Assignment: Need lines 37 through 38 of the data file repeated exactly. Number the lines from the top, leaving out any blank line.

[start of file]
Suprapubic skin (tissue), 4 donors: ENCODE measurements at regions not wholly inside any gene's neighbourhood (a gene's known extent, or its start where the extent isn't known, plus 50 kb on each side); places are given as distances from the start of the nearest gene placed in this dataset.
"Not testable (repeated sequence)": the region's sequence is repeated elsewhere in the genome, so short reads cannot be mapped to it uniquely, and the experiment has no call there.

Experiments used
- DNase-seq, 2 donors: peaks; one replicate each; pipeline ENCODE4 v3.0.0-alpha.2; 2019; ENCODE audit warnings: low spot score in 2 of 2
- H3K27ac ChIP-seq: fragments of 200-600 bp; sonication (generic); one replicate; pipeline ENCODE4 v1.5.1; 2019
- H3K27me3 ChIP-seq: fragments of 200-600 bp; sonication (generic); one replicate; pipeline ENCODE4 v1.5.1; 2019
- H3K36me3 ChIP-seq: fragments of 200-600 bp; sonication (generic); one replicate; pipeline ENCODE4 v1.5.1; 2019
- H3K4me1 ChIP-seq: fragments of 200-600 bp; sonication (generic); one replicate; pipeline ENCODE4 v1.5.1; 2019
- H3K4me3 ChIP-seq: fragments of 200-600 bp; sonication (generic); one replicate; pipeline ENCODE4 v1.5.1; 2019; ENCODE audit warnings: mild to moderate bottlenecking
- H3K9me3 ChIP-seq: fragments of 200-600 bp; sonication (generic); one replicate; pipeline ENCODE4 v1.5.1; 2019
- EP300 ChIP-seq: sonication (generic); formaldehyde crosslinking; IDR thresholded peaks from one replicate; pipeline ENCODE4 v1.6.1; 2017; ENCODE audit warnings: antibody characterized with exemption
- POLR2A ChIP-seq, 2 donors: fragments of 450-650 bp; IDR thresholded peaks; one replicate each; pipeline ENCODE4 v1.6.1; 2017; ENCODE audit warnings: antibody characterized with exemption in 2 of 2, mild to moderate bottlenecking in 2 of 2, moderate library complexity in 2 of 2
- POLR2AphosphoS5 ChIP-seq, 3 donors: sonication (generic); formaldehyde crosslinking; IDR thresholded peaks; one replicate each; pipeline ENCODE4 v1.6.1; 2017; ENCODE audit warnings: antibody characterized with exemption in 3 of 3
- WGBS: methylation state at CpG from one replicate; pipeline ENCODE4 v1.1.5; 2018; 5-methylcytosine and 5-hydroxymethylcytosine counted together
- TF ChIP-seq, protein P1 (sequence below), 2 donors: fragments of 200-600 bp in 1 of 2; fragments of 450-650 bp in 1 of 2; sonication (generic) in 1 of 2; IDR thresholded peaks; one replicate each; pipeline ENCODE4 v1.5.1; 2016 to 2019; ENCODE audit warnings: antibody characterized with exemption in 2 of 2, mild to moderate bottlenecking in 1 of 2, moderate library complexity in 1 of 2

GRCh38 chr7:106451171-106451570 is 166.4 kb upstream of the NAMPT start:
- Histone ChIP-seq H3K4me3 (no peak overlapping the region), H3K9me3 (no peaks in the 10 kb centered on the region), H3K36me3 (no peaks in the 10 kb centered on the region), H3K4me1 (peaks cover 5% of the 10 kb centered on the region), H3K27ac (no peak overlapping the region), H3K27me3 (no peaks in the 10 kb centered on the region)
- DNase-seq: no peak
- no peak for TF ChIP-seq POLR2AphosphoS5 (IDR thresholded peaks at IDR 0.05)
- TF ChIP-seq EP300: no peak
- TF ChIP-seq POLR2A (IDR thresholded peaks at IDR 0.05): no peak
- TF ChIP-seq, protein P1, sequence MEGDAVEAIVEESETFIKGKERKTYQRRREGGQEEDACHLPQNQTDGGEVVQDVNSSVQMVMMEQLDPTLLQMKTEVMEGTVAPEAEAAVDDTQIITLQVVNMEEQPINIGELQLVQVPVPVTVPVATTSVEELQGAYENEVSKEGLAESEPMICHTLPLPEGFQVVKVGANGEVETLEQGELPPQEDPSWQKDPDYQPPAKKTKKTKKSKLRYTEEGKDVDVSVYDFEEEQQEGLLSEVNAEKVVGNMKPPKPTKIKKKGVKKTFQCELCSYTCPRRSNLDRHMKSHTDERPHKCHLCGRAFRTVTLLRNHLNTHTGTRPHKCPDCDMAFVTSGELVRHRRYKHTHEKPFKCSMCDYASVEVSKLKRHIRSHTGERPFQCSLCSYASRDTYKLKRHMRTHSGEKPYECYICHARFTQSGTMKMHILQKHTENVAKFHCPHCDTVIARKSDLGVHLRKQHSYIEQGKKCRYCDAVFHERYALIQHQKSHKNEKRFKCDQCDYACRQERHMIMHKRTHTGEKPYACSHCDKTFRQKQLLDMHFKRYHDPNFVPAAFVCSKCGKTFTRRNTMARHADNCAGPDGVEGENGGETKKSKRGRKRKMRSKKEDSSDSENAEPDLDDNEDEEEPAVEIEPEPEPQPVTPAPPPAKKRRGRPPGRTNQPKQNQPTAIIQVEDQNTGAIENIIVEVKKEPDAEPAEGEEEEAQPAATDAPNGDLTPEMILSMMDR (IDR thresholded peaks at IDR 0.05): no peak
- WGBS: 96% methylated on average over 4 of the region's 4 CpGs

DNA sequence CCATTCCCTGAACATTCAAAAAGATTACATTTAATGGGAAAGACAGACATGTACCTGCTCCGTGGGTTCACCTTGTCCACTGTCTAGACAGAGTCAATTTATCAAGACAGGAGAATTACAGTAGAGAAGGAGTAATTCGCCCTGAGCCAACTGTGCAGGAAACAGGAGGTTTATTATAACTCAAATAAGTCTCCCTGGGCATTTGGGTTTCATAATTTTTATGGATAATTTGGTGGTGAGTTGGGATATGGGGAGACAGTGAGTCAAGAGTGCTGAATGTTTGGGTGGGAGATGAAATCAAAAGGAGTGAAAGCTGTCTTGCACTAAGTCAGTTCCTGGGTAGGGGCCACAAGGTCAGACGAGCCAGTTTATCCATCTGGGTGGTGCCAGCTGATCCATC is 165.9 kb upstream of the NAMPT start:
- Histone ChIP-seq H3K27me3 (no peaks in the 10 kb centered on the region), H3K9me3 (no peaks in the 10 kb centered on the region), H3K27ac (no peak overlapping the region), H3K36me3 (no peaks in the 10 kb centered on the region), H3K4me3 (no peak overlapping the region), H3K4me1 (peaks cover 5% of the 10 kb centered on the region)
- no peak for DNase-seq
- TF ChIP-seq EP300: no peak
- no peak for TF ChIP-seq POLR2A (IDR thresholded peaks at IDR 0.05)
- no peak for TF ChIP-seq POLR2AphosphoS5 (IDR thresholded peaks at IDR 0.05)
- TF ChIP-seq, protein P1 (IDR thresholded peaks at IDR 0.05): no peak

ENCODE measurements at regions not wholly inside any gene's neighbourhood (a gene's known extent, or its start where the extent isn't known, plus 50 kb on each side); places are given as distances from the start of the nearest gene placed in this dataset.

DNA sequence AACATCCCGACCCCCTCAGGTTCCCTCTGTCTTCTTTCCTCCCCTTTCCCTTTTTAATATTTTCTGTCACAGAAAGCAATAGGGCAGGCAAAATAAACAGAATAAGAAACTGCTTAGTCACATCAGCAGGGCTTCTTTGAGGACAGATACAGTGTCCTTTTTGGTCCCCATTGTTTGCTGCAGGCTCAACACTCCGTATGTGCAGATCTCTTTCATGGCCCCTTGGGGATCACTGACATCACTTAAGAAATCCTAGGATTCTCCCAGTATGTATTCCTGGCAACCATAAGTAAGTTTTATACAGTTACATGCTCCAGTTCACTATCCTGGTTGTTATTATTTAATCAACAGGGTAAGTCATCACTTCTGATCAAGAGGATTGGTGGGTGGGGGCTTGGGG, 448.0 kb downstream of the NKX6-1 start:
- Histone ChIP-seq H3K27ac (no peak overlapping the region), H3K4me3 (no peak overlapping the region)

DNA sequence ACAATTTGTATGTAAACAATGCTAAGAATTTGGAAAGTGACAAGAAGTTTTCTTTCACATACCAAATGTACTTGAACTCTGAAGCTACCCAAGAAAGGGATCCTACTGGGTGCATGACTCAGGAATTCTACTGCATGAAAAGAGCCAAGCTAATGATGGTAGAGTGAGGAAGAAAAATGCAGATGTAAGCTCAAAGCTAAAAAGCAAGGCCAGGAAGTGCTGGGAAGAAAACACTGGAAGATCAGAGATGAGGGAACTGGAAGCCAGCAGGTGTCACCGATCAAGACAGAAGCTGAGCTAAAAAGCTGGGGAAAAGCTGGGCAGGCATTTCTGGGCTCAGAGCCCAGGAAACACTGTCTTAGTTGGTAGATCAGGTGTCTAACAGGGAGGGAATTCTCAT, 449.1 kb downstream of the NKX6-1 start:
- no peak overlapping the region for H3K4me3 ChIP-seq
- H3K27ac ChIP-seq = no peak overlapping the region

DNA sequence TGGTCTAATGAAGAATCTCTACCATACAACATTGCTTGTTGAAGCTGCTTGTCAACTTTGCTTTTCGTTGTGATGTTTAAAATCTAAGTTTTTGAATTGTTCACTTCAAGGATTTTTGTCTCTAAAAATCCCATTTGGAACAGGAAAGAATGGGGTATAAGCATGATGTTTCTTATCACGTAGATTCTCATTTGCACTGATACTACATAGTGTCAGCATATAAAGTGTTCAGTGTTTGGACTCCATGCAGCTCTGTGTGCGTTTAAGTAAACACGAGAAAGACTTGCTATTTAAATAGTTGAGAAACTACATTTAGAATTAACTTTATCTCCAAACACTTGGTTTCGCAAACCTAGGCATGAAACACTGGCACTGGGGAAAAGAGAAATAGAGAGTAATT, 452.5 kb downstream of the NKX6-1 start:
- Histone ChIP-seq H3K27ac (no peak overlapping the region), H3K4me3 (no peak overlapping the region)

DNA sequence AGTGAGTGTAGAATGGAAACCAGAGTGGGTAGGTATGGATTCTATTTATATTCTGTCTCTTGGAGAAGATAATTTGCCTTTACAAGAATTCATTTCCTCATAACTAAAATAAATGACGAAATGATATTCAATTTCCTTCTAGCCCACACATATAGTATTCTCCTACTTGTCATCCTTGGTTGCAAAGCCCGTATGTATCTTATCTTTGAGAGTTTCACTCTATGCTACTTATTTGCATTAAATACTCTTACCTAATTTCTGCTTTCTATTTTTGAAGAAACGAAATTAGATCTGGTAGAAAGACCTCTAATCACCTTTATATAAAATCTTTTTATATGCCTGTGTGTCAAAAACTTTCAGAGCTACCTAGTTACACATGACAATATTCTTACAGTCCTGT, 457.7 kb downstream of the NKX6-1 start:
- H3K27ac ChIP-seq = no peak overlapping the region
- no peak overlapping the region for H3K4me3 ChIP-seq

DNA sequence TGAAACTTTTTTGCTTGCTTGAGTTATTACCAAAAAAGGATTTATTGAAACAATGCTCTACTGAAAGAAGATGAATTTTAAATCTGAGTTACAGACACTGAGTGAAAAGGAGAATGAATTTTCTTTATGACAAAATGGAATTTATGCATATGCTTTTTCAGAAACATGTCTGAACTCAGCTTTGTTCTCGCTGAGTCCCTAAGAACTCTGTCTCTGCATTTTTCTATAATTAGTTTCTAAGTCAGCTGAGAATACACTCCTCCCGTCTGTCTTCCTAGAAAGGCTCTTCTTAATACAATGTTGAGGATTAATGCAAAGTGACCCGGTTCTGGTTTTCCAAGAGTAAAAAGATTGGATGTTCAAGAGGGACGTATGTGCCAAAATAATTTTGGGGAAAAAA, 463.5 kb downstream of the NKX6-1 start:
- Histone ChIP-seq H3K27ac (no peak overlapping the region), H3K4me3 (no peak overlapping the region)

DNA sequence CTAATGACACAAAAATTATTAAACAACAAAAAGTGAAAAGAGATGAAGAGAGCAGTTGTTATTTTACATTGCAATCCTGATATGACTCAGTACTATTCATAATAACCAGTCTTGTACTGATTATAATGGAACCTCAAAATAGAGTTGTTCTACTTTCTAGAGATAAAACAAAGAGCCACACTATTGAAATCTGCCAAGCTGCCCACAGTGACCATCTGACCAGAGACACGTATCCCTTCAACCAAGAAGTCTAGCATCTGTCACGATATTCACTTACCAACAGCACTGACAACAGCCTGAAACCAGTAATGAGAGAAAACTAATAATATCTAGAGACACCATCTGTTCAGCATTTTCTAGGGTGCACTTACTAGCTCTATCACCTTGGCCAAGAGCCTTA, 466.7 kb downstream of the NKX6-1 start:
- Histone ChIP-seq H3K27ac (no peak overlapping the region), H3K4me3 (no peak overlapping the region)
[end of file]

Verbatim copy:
DNA sequence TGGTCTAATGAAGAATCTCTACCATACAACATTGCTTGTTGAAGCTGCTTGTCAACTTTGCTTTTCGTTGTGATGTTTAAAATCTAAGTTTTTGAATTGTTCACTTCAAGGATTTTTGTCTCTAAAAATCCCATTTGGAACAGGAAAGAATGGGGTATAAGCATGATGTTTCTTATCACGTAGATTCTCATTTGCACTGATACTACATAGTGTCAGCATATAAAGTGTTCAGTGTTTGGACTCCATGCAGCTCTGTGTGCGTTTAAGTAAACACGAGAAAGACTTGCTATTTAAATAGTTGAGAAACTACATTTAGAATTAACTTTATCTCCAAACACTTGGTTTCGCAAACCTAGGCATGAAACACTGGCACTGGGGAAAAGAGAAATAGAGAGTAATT, 452.5 kb downstream of the NKX6-1 start:
- Histone ChIP-seq H3K27ac (no peak overlapping the region), H3K4me3 (no peak overlapping the region)